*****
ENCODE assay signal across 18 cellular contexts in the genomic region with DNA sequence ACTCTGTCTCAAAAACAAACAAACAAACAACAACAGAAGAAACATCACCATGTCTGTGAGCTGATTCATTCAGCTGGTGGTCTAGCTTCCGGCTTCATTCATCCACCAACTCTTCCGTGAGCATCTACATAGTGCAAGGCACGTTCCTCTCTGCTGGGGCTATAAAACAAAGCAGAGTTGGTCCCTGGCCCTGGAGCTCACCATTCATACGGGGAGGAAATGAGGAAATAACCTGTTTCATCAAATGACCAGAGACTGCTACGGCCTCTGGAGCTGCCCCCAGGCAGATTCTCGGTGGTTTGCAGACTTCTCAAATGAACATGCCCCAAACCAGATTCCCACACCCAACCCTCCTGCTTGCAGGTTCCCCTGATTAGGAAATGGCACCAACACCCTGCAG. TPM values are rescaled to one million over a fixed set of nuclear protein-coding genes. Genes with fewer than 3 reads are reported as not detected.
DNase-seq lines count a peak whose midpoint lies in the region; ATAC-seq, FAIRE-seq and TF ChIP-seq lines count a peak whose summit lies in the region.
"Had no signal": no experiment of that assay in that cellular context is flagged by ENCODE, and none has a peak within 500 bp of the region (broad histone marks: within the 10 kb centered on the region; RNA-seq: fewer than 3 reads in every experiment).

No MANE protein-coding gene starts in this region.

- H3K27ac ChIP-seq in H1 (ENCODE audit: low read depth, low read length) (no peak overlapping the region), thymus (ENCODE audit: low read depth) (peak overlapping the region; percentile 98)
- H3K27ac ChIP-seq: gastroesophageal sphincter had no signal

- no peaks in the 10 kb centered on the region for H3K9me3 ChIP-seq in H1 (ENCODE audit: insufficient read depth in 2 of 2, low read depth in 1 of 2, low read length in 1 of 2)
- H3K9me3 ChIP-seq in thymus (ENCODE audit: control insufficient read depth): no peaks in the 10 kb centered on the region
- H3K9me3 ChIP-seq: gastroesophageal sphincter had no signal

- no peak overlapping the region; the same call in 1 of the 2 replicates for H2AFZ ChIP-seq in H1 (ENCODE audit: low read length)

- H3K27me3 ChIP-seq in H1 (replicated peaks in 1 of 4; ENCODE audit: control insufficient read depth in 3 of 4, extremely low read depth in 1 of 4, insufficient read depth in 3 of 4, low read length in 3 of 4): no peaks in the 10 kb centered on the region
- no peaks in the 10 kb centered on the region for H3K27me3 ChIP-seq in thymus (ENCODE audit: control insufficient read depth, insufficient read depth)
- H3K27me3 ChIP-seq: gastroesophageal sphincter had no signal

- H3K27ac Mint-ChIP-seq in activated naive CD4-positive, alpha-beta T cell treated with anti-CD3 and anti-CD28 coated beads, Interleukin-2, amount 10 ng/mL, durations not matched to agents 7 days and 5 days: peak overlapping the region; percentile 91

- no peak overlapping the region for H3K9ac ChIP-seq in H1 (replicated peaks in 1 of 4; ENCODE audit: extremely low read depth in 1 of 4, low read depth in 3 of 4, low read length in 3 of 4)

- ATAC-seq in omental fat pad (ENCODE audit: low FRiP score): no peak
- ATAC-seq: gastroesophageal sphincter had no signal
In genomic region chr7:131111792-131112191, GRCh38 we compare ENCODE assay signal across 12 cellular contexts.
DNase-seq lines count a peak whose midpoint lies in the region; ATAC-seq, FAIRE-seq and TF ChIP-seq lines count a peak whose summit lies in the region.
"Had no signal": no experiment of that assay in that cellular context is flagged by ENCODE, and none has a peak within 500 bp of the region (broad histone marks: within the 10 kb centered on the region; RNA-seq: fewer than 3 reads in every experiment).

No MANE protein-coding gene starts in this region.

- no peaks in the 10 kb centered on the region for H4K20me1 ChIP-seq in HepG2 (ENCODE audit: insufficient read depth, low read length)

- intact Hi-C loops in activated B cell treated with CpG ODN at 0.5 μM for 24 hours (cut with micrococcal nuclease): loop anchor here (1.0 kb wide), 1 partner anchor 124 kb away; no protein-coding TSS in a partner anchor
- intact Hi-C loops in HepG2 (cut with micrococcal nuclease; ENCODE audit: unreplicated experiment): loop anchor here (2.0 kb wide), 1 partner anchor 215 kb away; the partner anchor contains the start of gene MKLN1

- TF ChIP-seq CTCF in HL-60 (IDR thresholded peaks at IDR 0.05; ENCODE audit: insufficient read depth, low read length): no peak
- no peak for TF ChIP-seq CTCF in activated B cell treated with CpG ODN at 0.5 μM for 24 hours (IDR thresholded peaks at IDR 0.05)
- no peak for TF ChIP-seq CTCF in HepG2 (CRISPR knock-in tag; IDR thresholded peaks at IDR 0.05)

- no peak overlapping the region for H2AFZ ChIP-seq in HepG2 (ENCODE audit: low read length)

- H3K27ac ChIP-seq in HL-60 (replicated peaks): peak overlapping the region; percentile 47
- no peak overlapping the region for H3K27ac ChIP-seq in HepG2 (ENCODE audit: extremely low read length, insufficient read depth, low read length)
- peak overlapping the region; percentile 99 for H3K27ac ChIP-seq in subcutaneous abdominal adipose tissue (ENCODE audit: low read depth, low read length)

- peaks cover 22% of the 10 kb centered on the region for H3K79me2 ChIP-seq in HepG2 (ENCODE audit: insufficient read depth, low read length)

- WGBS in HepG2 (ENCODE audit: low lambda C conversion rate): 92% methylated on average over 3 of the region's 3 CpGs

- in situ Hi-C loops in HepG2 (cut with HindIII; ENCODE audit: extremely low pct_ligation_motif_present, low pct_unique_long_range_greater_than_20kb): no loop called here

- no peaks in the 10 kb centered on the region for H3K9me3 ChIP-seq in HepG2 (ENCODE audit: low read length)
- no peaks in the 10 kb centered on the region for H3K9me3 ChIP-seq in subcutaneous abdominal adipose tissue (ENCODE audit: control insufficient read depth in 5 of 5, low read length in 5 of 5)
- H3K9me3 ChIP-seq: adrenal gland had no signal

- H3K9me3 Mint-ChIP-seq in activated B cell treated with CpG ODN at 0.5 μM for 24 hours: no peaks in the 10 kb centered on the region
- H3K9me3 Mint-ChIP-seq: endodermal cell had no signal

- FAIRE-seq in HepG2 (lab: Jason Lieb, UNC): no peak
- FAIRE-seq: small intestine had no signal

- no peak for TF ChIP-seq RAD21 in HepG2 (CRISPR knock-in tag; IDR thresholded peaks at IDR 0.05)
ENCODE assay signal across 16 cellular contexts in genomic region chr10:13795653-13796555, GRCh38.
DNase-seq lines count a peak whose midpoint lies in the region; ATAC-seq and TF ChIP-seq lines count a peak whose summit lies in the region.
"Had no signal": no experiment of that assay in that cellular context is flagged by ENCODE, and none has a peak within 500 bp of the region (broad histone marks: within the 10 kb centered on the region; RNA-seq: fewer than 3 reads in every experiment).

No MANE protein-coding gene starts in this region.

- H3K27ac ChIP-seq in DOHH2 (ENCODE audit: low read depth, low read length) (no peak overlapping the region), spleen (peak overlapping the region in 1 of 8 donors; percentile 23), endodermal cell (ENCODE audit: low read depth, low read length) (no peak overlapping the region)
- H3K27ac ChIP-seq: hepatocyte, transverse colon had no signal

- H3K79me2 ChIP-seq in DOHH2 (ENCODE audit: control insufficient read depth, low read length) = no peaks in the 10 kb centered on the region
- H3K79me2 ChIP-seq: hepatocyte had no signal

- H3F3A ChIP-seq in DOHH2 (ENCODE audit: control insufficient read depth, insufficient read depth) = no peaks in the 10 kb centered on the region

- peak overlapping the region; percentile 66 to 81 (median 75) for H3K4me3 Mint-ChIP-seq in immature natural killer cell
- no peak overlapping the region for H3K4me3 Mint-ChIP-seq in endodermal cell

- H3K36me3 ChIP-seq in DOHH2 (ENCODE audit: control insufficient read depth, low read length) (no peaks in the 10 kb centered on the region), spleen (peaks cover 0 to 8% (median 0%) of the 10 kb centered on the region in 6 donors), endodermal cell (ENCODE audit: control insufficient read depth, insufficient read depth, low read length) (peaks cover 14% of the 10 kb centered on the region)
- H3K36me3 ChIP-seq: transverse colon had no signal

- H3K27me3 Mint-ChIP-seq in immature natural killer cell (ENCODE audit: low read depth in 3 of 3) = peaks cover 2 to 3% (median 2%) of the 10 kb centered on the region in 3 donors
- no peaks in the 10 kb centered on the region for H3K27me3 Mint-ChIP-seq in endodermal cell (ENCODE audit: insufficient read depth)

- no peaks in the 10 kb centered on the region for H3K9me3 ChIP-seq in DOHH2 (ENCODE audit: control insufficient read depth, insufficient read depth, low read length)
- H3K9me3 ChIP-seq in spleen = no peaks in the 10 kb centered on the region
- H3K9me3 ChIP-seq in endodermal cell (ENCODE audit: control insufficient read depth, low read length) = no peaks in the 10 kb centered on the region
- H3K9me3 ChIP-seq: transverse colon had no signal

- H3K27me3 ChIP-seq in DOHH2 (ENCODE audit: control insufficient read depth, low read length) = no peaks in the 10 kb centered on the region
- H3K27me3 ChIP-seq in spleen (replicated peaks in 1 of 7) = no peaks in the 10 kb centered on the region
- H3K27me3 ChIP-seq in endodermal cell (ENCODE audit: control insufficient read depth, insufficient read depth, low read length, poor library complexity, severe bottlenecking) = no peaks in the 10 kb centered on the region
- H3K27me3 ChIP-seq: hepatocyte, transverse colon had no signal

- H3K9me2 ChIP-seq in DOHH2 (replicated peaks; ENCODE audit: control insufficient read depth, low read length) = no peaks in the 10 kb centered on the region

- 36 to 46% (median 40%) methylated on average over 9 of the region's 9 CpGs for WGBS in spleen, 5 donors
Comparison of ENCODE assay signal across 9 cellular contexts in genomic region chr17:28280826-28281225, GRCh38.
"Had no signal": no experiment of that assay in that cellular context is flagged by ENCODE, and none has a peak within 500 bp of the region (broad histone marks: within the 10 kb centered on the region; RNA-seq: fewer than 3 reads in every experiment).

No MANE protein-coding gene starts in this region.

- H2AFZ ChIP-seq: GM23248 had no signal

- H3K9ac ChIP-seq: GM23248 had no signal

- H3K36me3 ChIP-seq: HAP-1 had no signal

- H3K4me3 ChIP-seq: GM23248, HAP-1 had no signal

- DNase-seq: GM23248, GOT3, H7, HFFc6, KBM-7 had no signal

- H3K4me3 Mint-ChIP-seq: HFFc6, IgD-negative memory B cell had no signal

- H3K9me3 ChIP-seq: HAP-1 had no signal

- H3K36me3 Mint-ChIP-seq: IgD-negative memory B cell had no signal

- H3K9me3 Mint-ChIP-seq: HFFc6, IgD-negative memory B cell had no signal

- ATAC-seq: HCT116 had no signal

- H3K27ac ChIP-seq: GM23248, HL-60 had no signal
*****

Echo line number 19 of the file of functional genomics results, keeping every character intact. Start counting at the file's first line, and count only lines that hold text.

DNase-seq lines count a peak whose midpoint lies in the region; ATAC-seq, FAIRE-seq and TF ChIP-seq lines count a peak whose summit lies in the region.